Pet Restrictions vs. Emotional Support

An agent was showing a very nice house for sale in an upscale neighborhood in Arizona. A woman showed up during an open house and brought her emotional support dog with her. During the showing, the comfort dog proceeded to pee on the carpet, not once, but twice! The agent didn’t get the woman’s contact information. Once the owners found out about it, they had the carpet cleaned and asked the agent to pay for it. The carpet cleaning bill totaled $1,200.00!

This scenario is becoming more and more common. There were several headlines during 2018 of all kinds of emotional support animals and unfortunate situations on airlines. One lady tried to bring a peacock on a flight, while others tried to bring on comfort spiders and comfort snakes. Unfortunately, some people were even bitten on planes by emotional support dogs. Airlines and realtors are not the only ones struggling to set reasonable guidelines to manage emotional support animals. It effects the entire service industry where customers go to the service location. Employers are also impacted as more and more employees are requesting accommodation of their emotional support animals. In the real estate context specifically, more and more people are showing up at open houses and apartment complexes demanding access for their support animals.

The Americans with Disabilities Act requires that service animals be accommodated by the housing industry. However, a service animal is a highly trained dog to do specific tasks. The law says that service animals have to be allowed, but it does not prohibit the owners from liability of their animal’s actions. The owners are always required to be in control of their pets. An animal can’t just soil an area of someone else’s property because they are a service animal. In the case presented above, if the agent had gotten the woman’s contact information, the woman could have been found liable for the cleaning bill. Since the agent failed to get the contact information, the agent became liable for the hefty sum.

The U.S. Department of Housing and Urban Development’s (HUD) Office of Fair Housing and Equal Opportunity has set some basic rules for management of service animals to guide tenants and landlords. These rules hold that tenants must comply with the building’s normal pet rules. These rules also include not showing aggression toward people, owners cleaning up after messes left by their pets, owners paying for damages created by pets, and keeping up with all vaccinations for their pets. Property managers can ask for proof that pet owners are complying with the rules. HUD also ruled that a property manager can ask the pet owner to get a different dog if their animal proves to be problematic or aggressive.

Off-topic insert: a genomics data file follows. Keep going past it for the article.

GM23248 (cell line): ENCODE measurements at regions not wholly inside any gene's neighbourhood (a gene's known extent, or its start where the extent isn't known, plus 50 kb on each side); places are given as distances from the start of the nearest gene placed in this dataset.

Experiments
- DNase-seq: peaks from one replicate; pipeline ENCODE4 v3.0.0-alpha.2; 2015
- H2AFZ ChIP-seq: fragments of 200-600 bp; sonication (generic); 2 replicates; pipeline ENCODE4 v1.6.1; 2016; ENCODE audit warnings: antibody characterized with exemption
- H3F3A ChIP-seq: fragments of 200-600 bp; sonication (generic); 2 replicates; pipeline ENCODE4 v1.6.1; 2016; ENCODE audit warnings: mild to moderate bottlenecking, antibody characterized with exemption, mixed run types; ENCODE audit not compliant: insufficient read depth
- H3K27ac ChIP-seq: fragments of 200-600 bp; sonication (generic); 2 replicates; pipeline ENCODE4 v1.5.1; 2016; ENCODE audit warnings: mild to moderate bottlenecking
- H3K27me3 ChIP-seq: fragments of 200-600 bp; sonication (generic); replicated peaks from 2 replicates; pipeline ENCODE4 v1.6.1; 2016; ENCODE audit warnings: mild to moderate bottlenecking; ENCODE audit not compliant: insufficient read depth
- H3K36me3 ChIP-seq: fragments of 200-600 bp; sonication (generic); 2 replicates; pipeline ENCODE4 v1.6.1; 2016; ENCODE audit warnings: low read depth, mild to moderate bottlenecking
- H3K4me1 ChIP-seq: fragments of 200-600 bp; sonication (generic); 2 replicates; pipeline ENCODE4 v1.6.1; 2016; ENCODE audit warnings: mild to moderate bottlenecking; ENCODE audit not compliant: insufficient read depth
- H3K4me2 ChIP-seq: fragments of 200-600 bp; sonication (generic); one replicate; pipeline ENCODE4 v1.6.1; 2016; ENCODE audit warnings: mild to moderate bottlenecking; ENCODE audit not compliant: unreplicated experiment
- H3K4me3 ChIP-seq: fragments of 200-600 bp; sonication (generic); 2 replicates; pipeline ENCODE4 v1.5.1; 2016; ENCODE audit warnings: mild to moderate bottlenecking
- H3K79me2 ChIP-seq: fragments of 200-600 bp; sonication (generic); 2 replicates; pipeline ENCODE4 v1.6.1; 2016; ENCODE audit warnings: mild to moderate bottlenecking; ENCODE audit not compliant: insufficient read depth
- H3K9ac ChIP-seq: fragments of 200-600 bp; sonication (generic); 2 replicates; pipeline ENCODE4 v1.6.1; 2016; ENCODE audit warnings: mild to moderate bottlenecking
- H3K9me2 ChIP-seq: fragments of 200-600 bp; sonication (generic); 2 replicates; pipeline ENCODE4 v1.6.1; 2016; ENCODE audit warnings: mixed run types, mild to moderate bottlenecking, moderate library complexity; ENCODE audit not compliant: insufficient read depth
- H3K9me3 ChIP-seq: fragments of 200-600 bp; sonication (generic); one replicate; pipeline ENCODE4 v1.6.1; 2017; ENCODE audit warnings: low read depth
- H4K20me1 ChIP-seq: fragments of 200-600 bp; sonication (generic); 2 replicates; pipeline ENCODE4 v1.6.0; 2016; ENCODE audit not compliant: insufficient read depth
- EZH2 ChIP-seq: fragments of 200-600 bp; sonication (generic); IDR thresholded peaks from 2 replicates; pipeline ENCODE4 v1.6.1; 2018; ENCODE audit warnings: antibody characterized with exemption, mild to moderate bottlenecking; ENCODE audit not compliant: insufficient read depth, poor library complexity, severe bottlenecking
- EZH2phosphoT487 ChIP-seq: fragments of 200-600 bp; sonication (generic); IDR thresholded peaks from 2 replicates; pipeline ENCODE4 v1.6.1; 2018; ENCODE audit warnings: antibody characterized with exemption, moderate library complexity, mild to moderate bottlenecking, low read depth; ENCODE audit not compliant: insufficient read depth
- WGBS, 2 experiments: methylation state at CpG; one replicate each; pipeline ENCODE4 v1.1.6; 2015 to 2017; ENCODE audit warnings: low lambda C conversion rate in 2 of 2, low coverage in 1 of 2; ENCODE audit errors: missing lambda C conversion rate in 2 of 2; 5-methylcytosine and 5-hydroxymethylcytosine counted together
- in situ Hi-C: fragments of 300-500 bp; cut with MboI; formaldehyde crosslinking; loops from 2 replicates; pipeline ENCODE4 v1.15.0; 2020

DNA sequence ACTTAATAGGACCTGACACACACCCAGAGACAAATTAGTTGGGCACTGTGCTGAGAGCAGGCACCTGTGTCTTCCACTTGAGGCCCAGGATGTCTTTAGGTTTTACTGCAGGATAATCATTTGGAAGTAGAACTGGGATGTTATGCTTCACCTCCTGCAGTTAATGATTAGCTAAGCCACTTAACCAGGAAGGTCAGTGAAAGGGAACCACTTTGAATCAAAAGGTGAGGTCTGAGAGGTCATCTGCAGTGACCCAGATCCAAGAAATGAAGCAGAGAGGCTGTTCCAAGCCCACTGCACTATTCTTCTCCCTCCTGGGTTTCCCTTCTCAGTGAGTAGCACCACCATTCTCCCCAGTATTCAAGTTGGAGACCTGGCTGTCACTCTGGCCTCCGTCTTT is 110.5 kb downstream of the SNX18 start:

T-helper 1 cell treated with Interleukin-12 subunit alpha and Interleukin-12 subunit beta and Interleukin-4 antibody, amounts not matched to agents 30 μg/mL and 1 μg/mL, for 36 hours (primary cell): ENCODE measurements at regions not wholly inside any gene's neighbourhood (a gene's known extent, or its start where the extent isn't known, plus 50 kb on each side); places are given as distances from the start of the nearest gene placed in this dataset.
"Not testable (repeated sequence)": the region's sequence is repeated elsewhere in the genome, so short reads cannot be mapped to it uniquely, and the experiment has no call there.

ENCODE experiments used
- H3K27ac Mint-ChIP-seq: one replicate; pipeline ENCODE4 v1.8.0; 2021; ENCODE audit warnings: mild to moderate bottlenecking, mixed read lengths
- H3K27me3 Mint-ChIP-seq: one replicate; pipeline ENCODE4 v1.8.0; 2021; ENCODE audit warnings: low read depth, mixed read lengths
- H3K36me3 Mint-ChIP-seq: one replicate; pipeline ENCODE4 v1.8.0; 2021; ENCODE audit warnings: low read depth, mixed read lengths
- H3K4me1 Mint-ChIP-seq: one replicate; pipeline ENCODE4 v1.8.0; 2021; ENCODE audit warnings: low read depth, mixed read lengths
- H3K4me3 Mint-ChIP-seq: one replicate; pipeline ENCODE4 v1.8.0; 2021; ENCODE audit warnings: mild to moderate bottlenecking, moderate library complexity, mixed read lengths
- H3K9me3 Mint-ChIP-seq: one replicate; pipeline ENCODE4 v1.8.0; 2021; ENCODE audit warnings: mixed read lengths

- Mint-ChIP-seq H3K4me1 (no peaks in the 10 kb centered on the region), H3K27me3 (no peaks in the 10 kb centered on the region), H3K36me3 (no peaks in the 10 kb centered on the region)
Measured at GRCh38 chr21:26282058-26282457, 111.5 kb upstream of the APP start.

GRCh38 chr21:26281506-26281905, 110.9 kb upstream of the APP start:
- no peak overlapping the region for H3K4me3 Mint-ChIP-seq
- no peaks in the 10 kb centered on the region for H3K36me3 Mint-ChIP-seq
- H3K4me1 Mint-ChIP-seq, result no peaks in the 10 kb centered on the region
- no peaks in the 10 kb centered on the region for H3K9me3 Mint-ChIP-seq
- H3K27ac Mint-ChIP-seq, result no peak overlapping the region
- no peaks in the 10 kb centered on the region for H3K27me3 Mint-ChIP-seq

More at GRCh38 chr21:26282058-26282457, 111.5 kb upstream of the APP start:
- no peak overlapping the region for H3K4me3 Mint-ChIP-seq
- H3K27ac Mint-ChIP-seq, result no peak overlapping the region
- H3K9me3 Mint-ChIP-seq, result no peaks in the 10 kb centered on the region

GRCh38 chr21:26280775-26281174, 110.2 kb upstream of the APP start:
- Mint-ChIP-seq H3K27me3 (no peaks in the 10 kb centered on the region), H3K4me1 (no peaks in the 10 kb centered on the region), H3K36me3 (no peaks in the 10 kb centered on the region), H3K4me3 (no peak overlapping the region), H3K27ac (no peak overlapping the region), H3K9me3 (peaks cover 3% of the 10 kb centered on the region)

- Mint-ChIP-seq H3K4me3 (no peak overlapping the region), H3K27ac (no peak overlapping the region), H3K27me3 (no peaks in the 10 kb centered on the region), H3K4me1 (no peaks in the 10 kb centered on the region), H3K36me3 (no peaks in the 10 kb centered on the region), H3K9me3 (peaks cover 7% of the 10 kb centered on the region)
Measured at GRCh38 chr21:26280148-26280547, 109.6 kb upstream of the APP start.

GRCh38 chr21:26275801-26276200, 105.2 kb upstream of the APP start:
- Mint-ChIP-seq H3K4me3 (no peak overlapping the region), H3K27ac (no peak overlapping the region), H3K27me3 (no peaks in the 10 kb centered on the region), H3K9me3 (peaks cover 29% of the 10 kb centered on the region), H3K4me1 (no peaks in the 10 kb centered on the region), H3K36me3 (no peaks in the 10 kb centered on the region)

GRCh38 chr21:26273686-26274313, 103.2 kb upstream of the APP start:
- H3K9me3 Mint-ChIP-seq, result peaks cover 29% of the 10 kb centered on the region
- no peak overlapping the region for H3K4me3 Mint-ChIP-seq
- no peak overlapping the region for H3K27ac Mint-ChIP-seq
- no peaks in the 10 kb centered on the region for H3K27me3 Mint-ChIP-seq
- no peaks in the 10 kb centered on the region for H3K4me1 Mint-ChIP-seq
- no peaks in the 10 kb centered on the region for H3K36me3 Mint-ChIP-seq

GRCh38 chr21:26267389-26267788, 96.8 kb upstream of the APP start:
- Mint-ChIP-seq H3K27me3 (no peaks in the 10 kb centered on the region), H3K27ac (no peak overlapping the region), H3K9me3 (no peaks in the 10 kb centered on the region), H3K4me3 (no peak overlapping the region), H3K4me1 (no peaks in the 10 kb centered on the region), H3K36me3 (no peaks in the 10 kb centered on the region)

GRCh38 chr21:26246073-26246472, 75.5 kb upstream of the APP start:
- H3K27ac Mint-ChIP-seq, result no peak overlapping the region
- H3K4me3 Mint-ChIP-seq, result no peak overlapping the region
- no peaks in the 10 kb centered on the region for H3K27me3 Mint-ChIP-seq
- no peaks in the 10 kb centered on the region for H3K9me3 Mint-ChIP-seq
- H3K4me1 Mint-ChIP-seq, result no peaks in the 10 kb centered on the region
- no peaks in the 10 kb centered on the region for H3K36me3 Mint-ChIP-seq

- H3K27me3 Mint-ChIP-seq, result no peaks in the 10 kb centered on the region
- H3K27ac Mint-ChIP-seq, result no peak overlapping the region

As you can guess, HUD tries a lot of cases involving support animals. HUD recently dismissed a case that involved a tenant pursuing accommodation for three service animals. A different case was settled recently in favor of a woman wanting to keep a large German Shepherd after she had been assaulted. A third case involved two tenants in separate units. One owned a dog that shed a lot and the other was allergic to dogs. The agreement was for the dog to not go into the community areas between 1-3 pm daily when the allergic tenant enjoyed those areas. The dog owner sued but lost since a reasonable accommodation was made for both tenants. HUD does remind people if they are in a situation and need assistance, they can always call HUD to provide some guidance.

Property owners, managers, and agents are encouraged to keep an open dialogue with tenants and prospective clients about service animals. It is an interactive process to engage with pet owners to solve service pet issues. Owners are required to make reasonable accommodations under ADA and Fair Housing Laws, but the tenant’s animals also must comply with standard pet rules.

This article is courtesy of Jennifer Felten, Esq.,